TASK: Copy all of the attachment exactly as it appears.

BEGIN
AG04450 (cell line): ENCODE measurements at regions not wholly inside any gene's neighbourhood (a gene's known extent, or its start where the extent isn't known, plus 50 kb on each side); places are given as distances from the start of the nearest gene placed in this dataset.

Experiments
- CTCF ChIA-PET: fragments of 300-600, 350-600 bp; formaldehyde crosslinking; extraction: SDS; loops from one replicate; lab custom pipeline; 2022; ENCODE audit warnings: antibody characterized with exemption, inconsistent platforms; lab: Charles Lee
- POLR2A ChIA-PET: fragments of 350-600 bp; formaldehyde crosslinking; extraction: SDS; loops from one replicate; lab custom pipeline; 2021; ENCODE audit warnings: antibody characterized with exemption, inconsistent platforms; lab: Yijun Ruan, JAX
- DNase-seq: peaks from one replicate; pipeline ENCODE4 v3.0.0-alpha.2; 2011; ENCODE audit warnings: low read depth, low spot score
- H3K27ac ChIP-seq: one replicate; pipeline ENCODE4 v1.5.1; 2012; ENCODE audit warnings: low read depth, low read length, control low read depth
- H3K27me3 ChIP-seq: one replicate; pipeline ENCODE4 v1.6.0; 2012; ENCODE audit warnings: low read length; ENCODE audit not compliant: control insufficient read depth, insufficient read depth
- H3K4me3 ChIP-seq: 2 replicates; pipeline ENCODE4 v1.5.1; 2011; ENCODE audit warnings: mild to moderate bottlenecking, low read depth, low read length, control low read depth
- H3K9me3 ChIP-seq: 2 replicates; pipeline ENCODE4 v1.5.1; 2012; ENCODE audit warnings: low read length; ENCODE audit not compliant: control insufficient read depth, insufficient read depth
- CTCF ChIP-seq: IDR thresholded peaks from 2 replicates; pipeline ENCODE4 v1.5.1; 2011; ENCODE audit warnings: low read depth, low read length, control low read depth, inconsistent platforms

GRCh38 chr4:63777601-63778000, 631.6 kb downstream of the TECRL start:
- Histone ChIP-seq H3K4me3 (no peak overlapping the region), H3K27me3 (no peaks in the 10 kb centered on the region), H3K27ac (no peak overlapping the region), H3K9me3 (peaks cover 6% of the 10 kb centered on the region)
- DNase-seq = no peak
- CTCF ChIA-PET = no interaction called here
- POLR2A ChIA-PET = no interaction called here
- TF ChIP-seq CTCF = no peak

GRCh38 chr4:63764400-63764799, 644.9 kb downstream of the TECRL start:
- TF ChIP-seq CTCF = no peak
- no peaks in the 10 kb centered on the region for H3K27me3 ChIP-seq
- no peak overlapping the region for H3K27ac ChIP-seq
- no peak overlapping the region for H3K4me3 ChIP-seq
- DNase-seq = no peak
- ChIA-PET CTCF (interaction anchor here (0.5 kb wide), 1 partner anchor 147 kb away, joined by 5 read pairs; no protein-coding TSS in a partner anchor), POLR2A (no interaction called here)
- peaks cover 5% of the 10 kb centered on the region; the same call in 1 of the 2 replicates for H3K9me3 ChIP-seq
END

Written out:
AG04450 (cell line): ENCODE measurements at regions not wholly inside any gene's neighbourhood (a gene's known extent, or its start where the extent isn't known, plus 50 kb on each side); places are given as distances from the start of the nearest gene placed in this dataset.

Experiments
- CTCF ChIA-PET: fragments of 300-600, 350-600 bp; formaldehyde crosslinking; extraction: SDS; loops from one replicate; lab custom pipeline; 2022; ENCODE audit warnings: antibody characterized with exemption, inconsistent platforms; lab: Charles Lee
- POLR2A ChIA-PET: fragments of 350-600 bp; formaldehyde crosslinking; extraction: SDS; loops from one replicate; lab custom pipeline; 2021; ENCODE audit warnings: antibody characterized with exemption, inconsistent platforms; lab: Yijun Ruan, JAX
- DNase-seq: peaks from one replicate; pipeline ENCODE4 v3.0.0-alpha.2; 2011; ENCODE audit warnings: low read depth, low spot score
- H3K27ac ChIP-seq: one replicate; pipeline ENCODE4 v1.5.1; 2012; ENCODE audit warnings: low read depth, low read length, control low read depth
- H3K27me3 ChIP-seq: one replicate; pipeline ENCODE4 v1.6.0; 2012; ENCODE audit warnings: low read length; ENCODE audit not compliant: control insufficient read depth, insufficient read depth
- H3K4me3 ChIP-seq: 2 replicates; pipeline ENCODE4 v1.5.1; 2011; ENCODE audit warnings: mild to moderate bottlenecking, low read depth, low read length, control low read depth
- H3K9me3 ChIP-seq: 2 replicates; pipeline ENCODE4 v1.5.1; 2012; ENCODE audit warnings: low read length; ENCODE audit not compliant: control insufficient read depth, insufficient read depth
- CTCF ChIP-seq: IDR thresholded peaks from 2 replicates; pipeline ENCODE4 v1.5.1; 2011; ENCODE audit warnings: low read depth, low read length, control low read depth, inconsistent platforms

GRCh38 chr4:63777601-63778000, 631.6 kb downstream of the TECRL start:
- Histone ChIP-seq H3K4me3 (no peak overlapping the region), H3K27me3 (no peaks in the 10 kb centered on the region), H3K27ac (no peak overlapping the region), H3K9me3 (peaks cover 6% of the 10 kb centered on the region)
- DNase-seq = no peak
- CTCF ChIA-PET = no interaction called here
- POLR2A ChIA-PET = no interaction called here
- TF ChIP-seq CTCF = no peak

GRCh38 chr4:63764400-63764799, 644.9 kb downstream of the TECRL start:
- TF ChIP-seq CTCF = no peak
- no peaks in the 10 kb centered on the region for H3K27me3 ChIP-seq
- no peak overlapping the region for H3K27ac ChIP-seq
- no peak overlapping the region for H3K4me3 ChIP-seq
- DNase-seq = no peak
- ChIA-PET CTCF (interaction anchor here (0.5 kb wide), 1 partner anchor 147 kb away, joined by 5 read pairs; no protein-coding TSS in a partner anchor), POLR2A (no interaction called here)
- peaks cover 5% of the 10 kb centered on the region; the same call in 1 of the 2 replicates for H3K9me3 ChIP-seq